Grateful 2018 Year End (+ charts)
By Julien B. Booth
January 3, 2019
I hope this note finds you well. Happy New Year!
At this close of 2018 trading, the stock market is down: -13.4% for the past 3 months and -4.6% for the year to date.
The post-Christmas “Hail Mary” and “China-Trade” Tweetstorm (+6.1% total bounce) saved an otherwise gruesome year.
While we do not carry this level of investment risk (pure stock), all asset prices (except cash) have declined substantially for 2018. 2019 has not started well either.
At the end of Q3 2018, we published a manifesto on valuation and an expectation of the moderation of growth (See that note here). It came in spades and even faster than I expected.
The three best indicators of economic health – internal stock sector performance, yield spreads, and credit availability – are definitely sending a signal. Net, net, only Healthcare, Consumer Discretionary, and Utilities had positive returns.
When the economy is growing, money is lent at a cheaper price (lower interest rate) because the probability of lenders being paid back is higher when the economy is on the up-and-up than when it is not. This chart essentially shows the interest rate at which a company with a BB credit rating (high-yield/higher risk) can borrow money. Notice that the cost of borrowing money for a somewhat “risky” company almost doubles in the three months between October – December of 2018. The price of borrowing money increased because lenders believe growth is slowing, making lending money more risky. In fact, US lenders practically halted the issuance of new debt in the last 2 months of 2018 as a result of the perceived increase in risk.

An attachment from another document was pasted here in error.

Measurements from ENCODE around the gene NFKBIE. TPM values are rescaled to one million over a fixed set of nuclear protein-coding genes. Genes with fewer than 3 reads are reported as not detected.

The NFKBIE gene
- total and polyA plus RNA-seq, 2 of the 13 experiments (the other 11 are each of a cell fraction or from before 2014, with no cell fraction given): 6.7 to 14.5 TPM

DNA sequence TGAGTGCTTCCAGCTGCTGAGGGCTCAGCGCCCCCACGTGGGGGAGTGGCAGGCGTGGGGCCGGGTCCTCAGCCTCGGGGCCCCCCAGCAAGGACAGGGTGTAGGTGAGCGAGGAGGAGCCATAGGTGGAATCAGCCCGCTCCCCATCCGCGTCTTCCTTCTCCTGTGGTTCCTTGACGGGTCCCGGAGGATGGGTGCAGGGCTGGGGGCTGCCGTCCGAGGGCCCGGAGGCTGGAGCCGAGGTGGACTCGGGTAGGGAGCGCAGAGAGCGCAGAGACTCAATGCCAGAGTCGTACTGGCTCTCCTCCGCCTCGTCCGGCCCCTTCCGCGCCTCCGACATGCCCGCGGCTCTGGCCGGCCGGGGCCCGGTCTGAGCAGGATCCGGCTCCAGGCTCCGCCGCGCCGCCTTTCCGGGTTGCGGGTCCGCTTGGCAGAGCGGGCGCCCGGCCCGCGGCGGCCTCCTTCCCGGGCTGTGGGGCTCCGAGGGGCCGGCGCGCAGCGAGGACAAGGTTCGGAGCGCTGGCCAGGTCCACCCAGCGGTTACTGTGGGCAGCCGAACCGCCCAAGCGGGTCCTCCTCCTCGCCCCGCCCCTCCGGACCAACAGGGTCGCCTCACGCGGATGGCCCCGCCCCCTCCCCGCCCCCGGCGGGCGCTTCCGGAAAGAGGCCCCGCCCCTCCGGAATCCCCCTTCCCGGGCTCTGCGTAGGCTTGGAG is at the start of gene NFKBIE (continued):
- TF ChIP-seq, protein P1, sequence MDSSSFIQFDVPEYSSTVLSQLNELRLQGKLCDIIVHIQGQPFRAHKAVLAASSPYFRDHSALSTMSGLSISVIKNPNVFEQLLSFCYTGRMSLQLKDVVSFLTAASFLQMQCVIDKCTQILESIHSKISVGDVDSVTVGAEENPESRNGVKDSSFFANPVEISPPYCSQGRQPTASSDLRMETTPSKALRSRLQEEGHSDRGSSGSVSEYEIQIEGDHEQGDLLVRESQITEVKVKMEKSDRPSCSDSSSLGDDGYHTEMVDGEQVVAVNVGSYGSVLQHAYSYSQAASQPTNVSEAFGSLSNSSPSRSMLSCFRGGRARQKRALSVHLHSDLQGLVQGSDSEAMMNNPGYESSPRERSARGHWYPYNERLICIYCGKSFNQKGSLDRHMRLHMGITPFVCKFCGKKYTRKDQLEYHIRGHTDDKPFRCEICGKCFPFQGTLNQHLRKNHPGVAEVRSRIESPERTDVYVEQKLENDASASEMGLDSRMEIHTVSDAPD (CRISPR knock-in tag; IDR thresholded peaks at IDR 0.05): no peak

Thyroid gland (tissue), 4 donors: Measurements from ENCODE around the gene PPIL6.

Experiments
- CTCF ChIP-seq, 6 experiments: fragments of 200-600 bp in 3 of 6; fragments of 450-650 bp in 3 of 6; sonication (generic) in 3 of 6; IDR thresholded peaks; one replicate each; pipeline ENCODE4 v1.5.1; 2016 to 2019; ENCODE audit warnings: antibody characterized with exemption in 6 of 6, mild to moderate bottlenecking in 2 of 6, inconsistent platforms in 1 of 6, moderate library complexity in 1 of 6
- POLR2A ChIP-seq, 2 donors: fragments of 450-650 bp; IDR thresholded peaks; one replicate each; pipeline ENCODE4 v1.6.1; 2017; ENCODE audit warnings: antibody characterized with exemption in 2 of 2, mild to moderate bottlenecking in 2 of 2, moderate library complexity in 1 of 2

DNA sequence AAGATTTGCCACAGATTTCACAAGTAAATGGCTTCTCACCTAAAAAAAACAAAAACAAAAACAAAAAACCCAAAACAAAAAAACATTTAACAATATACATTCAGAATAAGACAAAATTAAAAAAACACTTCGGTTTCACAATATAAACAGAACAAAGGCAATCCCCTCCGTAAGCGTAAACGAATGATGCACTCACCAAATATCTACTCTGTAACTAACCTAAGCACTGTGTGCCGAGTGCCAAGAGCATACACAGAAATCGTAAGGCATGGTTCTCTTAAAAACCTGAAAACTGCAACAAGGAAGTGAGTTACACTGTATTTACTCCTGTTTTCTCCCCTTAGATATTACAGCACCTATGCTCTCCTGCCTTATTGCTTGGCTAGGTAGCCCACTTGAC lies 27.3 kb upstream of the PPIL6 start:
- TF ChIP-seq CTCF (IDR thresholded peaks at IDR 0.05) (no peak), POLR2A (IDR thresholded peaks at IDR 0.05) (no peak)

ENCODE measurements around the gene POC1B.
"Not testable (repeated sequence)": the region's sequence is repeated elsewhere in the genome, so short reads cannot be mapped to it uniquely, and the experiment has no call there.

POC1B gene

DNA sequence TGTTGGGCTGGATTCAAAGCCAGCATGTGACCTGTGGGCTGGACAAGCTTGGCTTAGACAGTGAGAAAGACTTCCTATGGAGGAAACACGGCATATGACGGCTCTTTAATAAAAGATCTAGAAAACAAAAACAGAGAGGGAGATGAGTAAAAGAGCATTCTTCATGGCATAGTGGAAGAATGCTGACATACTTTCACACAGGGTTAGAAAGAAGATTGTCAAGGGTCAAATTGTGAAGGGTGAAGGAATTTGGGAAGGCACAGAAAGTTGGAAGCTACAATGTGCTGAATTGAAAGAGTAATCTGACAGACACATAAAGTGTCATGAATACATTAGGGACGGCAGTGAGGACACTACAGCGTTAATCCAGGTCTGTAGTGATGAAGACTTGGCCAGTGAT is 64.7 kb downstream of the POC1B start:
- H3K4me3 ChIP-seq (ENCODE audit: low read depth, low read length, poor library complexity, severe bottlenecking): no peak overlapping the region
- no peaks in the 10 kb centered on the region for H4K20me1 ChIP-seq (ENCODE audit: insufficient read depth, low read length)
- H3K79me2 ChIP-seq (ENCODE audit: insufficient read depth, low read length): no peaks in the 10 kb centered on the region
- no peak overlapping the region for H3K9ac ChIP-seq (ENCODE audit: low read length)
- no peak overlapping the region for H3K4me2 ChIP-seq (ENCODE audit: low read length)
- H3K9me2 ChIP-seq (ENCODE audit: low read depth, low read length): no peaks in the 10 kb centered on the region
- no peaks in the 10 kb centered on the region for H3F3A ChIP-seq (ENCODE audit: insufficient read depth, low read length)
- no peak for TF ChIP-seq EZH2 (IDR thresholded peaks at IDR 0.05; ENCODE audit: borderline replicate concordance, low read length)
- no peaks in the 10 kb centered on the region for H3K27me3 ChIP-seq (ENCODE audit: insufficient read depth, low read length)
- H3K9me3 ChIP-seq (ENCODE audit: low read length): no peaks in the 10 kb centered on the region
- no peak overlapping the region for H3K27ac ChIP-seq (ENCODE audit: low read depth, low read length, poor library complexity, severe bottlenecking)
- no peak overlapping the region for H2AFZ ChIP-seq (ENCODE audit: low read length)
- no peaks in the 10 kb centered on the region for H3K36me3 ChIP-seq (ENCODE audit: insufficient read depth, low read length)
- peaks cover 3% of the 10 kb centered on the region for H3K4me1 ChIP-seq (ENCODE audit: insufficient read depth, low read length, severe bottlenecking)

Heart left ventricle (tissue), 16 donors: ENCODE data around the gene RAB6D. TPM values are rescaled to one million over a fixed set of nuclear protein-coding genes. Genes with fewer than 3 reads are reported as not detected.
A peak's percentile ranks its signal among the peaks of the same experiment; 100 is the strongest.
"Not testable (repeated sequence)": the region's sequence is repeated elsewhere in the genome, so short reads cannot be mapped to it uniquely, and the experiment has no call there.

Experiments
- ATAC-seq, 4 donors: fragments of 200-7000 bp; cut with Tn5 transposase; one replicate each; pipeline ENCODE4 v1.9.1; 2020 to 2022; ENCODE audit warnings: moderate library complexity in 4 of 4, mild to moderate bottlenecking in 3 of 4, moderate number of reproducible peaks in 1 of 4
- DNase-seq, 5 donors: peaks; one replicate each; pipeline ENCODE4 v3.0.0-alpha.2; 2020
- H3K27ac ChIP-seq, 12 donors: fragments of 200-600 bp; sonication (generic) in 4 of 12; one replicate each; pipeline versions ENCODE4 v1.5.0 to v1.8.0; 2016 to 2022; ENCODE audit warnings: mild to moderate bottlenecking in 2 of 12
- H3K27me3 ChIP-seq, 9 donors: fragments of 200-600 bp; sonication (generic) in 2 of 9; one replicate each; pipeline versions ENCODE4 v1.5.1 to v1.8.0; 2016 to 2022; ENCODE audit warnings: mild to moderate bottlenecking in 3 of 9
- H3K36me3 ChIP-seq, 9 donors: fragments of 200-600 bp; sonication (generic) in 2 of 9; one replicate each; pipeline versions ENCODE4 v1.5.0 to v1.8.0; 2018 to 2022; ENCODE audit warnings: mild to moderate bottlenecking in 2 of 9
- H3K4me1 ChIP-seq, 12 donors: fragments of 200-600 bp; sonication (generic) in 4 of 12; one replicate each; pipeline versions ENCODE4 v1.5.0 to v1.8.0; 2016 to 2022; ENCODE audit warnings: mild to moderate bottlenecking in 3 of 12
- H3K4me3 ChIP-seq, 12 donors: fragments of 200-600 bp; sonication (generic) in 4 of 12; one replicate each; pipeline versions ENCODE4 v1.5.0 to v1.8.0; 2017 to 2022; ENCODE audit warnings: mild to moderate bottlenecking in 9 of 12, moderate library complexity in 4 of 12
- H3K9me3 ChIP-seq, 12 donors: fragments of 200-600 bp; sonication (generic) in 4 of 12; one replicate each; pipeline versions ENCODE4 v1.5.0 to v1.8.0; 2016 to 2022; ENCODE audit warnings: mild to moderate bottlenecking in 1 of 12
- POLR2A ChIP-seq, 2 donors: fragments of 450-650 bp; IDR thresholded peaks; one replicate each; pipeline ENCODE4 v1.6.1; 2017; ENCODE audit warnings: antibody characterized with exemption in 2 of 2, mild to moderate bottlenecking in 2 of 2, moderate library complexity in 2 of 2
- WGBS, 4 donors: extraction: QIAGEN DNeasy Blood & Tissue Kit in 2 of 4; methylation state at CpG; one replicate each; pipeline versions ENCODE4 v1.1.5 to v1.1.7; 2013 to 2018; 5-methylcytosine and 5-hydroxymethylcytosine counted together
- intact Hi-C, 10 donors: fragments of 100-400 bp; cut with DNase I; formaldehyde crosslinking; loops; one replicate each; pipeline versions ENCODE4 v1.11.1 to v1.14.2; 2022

Additionally, the crash in 10 year US Treasury interest rates, from 3.24% to 2.60% is telling. As late as October, we were still being scolded for owning bonds; interest rates are CLEARLY signaling slowing growth.
This downward move in rates (upward move in bond prices) is truly historic. Seems as though we are always one tweet away from a changed world. Apple cutting sales guidance (January 2nd) is empirical evidence confirming the trend.
Liquidity and durable cash flow become the primary determinants of capital preservation when markets become this turbulent.
Accordingly, we believe that forced sellers (open-end mutual funds and ETF’s) will continue to create market volatility. S&P 500 Index funds are exacerbating the declines. When someone decides to leave the pool, it can get ugly.
We continue to like structural protection: bonds, preferreds, real estate, and stocks with large liquidity positions – like Oaktree Capital and Berkshire Hathaway.
Additionally, closed-end bond/real estate funds trading at multi-year discounts to NAV and yielding north of 7%+ are very attractive.
Net, net, the durability of value and consistent cash flow will prevail.
2018 was difficult for growth (stock) markets – fortunately our positions are much better suited for slower growth and lower inflation.
As usual, thank you for investing with Forest Capital! For additional information on portfolio positioning, please contact Forest Capital directly at email@example.com.